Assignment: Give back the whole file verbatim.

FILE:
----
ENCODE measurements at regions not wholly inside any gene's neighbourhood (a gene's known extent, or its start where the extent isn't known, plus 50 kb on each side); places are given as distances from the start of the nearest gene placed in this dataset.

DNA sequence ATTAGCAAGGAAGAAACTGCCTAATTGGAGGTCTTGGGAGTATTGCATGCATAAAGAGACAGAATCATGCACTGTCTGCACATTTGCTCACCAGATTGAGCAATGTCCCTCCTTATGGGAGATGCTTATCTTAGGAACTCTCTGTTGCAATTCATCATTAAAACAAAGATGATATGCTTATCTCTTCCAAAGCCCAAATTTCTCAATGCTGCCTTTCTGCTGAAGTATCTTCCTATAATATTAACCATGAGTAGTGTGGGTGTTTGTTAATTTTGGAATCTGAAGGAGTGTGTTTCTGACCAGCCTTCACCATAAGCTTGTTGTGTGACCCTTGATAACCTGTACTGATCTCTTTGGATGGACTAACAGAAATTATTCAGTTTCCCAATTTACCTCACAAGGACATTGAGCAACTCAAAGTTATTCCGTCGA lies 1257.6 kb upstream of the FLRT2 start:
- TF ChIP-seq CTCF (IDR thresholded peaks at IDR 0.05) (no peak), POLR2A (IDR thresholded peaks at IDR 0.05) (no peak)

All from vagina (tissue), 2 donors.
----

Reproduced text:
ENCODE measurements at regions not wholly inside any gene's neighbourhood (a gene's known extent, or its start where the extent isn't known, plus 50 kb on each side); places are given as distances from the start of the nearest gene placed in this dataset.

DNA sequence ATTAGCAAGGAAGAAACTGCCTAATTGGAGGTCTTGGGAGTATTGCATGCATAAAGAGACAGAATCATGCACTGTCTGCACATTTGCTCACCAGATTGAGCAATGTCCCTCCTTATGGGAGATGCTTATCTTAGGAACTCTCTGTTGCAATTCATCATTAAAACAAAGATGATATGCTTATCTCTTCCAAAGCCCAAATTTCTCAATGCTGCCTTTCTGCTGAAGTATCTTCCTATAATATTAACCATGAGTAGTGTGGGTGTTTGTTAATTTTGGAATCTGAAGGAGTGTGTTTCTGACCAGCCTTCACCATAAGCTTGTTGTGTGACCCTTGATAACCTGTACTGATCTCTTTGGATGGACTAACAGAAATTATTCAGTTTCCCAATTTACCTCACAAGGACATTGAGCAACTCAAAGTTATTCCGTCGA lies 1257.6 kb upstream of the FLRT2 start:
- TF ChIP-seq CTCF (IDR thresholded peaks at IDR 0.05) (no peak), POLR2A (IDR thresholded peaks at IDR 0.05) (no peak)

All from vagina (tissue), 2 donors.